My father, too, was often invited to such test fights and asked to serve as a referee for his friends. But the kake tameshi were not competitions like today. It was serious, real fight and “everything was allowed” but an opponent was never beaten up inexorably. Both opponents served each other to study their own weak and strong points. It was not “competing against each other” but “cooperating with each other”.

The issue of kakedameshi being a kind of free but controlled confrontation at a certain level is also reinforced by a speech by Chōfu Ōta at a meeting of masters in 1936. At one point Ōta recalls that in his youth he challenged Chōki Motobu to a “real fight”, but this one refused. Then Ōta comments that “in the olden days, martial artists would never fight unless they saw their opponent as a capable opponent. The actual fighting was done to test one’s own abilities, which is completely different from being violent.”[36]

The popularity of kakedameshi can also be attested by reports related to other masters such as Chōtoku Kyan. In his book Tales of Okinawa’s Great Masters[37], Shōshin Nagamine wrote that Kyan “rarely, if ever, refused any challenge” of kakedameshi, “a popular practice among confident men of karate.” Nagamine himself claims to have had contact with this type of old practice:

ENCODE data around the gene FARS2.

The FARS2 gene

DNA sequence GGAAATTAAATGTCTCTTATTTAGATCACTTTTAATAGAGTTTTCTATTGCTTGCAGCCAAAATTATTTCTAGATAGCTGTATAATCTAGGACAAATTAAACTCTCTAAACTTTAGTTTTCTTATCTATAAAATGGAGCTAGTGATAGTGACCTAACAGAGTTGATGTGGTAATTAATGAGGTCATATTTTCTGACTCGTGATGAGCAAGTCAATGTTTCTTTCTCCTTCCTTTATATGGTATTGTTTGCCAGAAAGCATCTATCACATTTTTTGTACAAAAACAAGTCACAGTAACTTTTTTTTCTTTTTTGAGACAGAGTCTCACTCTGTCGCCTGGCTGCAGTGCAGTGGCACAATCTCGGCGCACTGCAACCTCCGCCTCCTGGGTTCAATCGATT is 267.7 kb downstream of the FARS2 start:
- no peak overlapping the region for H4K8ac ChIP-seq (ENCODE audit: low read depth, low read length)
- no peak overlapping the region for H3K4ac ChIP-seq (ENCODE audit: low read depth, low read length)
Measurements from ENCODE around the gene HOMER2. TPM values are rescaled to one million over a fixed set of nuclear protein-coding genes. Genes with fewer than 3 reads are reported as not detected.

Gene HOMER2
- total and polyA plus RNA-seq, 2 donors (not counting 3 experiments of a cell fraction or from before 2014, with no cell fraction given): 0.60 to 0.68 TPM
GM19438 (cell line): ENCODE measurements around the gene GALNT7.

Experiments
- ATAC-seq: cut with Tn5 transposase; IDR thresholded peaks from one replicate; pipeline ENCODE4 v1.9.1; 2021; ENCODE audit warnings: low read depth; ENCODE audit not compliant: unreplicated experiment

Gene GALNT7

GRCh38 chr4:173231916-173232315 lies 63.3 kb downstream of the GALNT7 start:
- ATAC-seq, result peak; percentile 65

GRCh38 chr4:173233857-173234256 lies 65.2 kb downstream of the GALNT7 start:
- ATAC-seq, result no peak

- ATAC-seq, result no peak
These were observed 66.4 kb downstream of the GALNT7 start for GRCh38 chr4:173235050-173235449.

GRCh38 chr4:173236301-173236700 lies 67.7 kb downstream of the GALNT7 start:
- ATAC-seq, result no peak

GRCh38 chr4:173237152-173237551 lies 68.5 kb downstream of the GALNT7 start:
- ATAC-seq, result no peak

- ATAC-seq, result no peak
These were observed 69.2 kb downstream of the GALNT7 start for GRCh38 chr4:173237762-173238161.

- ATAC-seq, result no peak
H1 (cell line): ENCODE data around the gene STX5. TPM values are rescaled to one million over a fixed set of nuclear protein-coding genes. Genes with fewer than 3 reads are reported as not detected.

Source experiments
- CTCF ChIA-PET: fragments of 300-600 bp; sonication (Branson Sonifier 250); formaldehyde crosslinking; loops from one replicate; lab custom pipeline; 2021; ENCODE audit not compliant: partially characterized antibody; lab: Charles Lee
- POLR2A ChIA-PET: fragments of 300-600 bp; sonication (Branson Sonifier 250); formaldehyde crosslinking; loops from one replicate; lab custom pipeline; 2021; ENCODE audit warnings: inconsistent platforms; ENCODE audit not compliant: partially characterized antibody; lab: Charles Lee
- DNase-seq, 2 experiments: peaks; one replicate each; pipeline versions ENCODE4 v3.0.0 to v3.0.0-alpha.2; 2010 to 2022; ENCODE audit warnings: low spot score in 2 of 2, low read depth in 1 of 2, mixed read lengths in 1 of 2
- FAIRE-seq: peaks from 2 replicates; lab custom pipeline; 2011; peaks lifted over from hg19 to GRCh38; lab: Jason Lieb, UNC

Most, if not all, teachers of karate placed more emphasis on kakedameshi (fighting) than they ever did on the inward journey. In spite of disliking such practices, I first learned karate under these circumstances.

There are even indications that Gichin Funakoshi was involved in kake-kumite/kakedameshi. The main one is a Chōki Motobu’s account of a confrontation between the two: “I grabbed his hand, took up the position of kake-kumite and said “What will you do?” He was hesitant, and I thought to punch him would be too much, so I threw him with kote-gaeshi at which he fell to the ground with a thud.”[38]

It is also said that Yūchoku Higa (Shōrin-ryū Kyudōkan) “was the star of numerous Kakidamishi (combat challenges), increasing his physical, mental and spiritual attributes through intensive training sessions.”[39] Another report is related to master Tsuyoshi Chitose (founder of Chitō-ryū) and highlights not only the popularity, but the technical relevance of this type of practice[40]:

O Sensei loved to put his skills to the test in kakedameshi (field combat).  He would often challenge other martial artists both unarmed and armed to fight.  As a result he skills were not just theoretical, they really worked.